Last Thursday night, hundreds of people from all around the Chicagoland area (and some from further away then that) packed themselves into Reggie’s Rock Club, located at 2109 State Street, to raise their metal horns as The Last in Line took the stage to rock everyone’s socks off, and remember the music and life of the late great heavy metal god Ronnie James Dio.
When Dio passed in 2010 due to stomach cancer, it was a major loss to the heavy metal community. Gone was a man whose semi-operatic voice and eloquent, fantasy-themed lyrics changed the face of the genre forever. A few years later, his original solo band, comprised of Vivian Campbell on guitar, Jimmy Bain on bass, and Vinny Appice on drums, decided to reunite as a group to pay tribute to the man by celebrating the music they made together. They hired a new vocalist, Andrew Freeman, to fill Ronnie’s shoes. From there, they recorded and released a brand new album titled Heavy Crown in February of last year and have been touring on it since, even with Bain’s death late last year.
For those of you who’ve never been, Reggie’s is the definition of a dark, dirty rock n’ roll club. The interior screams underground punk and metal, with brick walls, concrete floors, exposed pipes and metal grates, dim lighting, and posters adorning the space. There’s even a sewer grate on the stage. That aside, there’s a bar in the back of the room as well as on the second level, where people who pay extra can watch shows from a table.
The Last in Line had two opening bands: a local group by the name of Emperors and Elephants and a more established club band by the name of Paradoxx. Emperors and Elephants had more of a new era metal sound, with big, low crunchy riffs and rough yet melodic vocals. They definitely exuded a great deal of youthful rock n’ roll energy. Paradoxx, on the other hand, had a more tight and rehearsed sound and stage presence. Their sound was more along the lines of Iron Maiden meets Kiss and other such bands. The best thing about their sound is while bombarding your ears with high voltage rock n’ roll, they had three-way vocal harmonies that were incredibly precise and sweet to the ear. It was really something else.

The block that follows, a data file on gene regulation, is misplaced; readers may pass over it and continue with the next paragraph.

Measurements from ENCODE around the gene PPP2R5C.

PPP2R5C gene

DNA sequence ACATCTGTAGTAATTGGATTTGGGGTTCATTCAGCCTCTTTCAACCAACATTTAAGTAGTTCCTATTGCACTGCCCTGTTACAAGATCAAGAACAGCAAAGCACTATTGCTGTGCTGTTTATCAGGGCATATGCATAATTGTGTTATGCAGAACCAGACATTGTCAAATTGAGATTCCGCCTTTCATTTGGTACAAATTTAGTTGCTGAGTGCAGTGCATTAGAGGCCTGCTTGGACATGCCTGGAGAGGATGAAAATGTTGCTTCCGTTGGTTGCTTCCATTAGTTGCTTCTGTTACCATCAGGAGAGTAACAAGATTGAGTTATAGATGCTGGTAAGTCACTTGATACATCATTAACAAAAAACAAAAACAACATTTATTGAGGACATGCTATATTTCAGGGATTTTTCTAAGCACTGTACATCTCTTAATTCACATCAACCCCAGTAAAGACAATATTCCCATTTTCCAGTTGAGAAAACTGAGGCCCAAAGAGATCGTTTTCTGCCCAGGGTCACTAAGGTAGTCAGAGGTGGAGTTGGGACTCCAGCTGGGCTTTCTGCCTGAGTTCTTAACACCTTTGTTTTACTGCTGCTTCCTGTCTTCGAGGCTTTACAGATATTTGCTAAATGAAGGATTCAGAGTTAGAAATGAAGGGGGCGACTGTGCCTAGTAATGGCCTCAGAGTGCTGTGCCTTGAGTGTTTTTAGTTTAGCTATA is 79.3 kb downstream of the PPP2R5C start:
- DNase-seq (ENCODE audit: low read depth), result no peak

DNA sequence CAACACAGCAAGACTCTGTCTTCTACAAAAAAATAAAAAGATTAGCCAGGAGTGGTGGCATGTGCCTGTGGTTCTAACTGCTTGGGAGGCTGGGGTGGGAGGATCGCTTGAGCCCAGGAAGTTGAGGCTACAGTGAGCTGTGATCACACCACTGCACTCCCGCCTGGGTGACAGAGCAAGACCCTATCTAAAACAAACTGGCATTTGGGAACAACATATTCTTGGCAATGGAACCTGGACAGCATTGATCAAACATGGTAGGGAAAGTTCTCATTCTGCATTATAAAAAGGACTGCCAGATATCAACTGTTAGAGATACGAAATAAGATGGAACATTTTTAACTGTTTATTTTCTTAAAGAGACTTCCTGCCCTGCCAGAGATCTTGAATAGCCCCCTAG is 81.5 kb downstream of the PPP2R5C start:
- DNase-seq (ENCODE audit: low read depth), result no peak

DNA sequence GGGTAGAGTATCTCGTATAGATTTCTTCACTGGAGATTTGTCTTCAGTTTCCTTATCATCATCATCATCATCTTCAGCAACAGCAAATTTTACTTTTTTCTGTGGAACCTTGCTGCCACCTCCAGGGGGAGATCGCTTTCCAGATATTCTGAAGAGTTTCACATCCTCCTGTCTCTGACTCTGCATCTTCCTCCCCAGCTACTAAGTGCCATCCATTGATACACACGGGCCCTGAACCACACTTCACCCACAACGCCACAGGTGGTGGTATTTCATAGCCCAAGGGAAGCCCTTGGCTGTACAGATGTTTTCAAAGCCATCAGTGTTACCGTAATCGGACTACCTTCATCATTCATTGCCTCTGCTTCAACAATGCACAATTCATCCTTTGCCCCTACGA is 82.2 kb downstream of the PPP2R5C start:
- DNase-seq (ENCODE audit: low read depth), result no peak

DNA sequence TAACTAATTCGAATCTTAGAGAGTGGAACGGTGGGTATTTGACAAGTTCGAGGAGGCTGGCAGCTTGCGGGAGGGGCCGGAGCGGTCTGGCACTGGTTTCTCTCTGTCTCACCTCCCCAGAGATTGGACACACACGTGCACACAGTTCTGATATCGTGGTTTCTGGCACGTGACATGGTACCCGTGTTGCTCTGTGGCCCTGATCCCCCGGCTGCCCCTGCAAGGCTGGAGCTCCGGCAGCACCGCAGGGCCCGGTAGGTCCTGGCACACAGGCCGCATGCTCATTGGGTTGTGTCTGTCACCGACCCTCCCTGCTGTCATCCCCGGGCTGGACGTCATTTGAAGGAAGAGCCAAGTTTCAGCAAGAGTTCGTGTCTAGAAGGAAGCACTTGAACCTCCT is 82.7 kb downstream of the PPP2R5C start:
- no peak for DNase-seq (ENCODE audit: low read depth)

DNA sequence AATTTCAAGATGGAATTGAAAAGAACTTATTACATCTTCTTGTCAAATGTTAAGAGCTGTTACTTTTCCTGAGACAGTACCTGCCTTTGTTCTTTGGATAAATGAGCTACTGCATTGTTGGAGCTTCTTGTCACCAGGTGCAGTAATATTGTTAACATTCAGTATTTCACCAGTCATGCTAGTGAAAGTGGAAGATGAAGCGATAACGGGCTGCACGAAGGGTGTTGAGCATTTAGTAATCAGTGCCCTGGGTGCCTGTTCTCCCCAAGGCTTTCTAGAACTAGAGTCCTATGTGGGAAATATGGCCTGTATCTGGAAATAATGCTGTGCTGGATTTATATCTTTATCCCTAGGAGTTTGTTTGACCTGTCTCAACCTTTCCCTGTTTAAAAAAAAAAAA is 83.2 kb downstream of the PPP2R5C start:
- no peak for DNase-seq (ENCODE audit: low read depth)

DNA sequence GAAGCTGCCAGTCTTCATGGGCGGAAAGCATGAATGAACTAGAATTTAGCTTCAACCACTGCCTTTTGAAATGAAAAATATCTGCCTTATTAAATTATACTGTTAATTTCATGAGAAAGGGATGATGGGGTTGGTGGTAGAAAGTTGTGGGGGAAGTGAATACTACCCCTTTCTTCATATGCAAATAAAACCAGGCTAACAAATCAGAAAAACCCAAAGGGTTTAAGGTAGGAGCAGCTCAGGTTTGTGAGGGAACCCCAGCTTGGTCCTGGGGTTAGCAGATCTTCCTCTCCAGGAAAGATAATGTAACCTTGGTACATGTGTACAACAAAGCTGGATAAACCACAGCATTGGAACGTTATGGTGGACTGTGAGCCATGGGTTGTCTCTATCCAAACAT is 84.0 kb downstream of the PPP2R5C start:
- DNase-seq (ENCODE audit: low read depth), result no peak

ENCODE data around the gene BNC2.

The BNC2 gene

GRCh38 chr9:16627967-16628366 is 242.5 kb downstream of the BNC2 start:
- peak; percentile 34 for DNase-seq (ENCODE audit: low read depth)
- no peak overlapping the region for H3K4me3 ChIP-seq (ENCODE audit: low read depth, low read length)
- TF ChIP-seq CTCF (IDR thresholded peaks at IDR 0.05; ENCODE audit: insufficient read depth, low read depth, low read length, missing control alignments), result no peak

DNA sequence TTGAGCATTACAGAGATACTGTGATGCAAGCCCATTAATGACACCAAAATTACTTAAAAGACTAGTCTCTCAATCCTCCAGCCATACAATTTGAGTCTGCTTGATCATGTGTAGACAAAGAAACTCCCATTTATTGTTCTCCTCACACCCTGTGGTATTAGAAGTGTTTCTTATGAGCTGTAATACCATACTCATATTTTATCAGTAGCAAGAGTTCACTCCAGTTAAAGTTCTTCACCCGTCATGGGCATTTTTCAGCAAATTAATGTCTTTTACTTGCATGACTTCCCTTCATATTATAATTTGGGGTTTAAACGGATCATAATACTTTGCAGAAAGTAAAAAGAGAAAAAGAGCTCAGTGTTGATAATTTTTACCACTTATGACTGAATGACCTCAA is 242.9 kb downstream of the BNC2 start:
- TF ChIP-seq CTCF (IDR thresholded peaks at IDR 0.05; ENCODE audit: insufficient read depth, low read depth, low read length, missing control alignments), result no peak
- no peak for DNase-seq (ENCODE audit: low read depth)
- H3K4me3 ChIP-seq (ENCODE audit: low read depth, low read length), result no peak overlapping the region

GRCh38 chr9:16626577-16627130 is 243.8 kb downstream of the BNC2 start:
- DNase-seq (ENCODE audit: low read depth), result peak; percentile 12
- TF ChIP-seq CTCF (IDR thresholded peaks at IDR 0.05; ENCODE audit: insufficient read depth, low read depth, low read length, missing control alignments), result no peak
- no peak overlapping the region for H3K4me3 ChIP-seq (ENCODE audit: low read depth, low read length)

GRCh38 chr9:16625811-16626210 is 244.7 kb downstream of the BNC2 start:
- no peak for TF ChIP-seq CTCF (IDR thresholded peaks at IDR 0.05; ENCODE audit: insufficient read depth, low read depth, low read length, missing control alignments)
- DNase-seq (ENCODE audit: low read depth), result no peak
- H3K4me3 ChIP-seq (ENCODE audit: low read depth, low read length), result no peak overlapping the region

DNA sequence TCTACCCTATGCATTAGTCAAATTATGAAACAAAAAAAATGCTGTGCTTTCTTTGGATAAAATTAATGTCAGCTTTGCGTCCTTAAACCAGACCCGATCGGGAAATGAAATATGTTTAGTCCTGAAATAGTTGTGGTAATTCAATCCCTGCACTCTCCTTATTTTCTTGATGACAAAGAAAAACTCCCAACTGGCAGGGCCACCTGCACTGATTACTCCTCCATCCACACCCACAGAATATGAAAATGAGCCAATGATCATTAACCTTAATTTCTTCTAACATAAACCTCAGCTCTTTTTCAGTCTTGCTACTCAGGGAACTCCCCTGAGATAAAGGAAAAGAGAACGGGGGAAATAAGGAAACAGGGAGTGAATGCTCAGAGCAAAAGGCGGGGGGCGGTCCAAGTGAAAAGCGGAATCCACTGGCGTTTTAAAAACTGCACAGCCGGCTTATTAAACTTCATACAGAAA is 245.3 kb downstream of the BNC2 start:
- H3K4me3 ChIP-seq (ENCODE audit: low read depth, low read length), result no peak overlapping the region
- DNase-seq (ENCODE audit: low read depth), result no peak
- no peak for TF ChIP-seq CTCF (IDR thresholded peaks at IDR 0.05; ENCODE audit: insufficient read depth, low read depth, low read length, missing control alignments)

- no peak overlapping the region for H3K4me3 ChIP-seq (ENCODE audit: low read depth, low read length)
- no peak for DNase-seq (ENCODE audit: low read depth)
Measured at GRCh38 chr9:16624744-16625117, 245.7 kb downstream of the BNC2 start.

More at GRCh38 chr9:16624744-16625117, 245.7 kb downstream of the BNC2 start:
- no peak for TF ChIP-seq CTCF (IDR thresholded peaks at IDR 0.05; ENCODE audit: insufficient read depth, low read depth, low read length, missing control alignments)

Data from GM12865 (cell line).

When it was time for the feature presentation, everyone was beyond thrilled. By that point, the club was packed to the rafters. The place seemed to shake from cheering before the band even played the first note of the first song. When they started playing, the volume level skyrocketed. The moment they kicked into “Stand Up and Shout,” the place was a ruckus and out of control. Everyone sang along to every last word.
The entire show was comprised of music from the first three solo albums that Dio put out, as well as a few tunes from the new album. The new songs fit in with the old pretty well, though you could tell that the lyrics and vocal melodies had not been written by Ronnie. That said, they were all played with the same 110% passion that you’d hope for, making the crowd erupt into cheers for every song.
For a group of guys who are by no means in their youth and prime any more, they sure played like they still were. They were constantly moving, tearing it up on their instruments, and exuding more energy than guys even half their age. You could tell that they really cared and wanted to be there. They love the music and wanted to send their respects to their fallen band leader.
Overall, we can’t sing the praises of this performance enough. This really was the next best thing to seeing the man himself in concert. If you want a genuine Dio experience with no frills, no holograms, and no excessive flash, then this is for you. The Last in Line really is all about and only about the music. They give you your money’s worth and then some. For those concerned about Freeman trying to be Ronnie, don’t be. He openly admits right from the get-go that he is not and that he’s only there to pay tribute and give everyone a good time. That said, we’d definitely recommend seeing The Last in Line next time they’re in town.
This performance receives 5 out of 5 stars.
Featured Image Credit: Marriott Traveler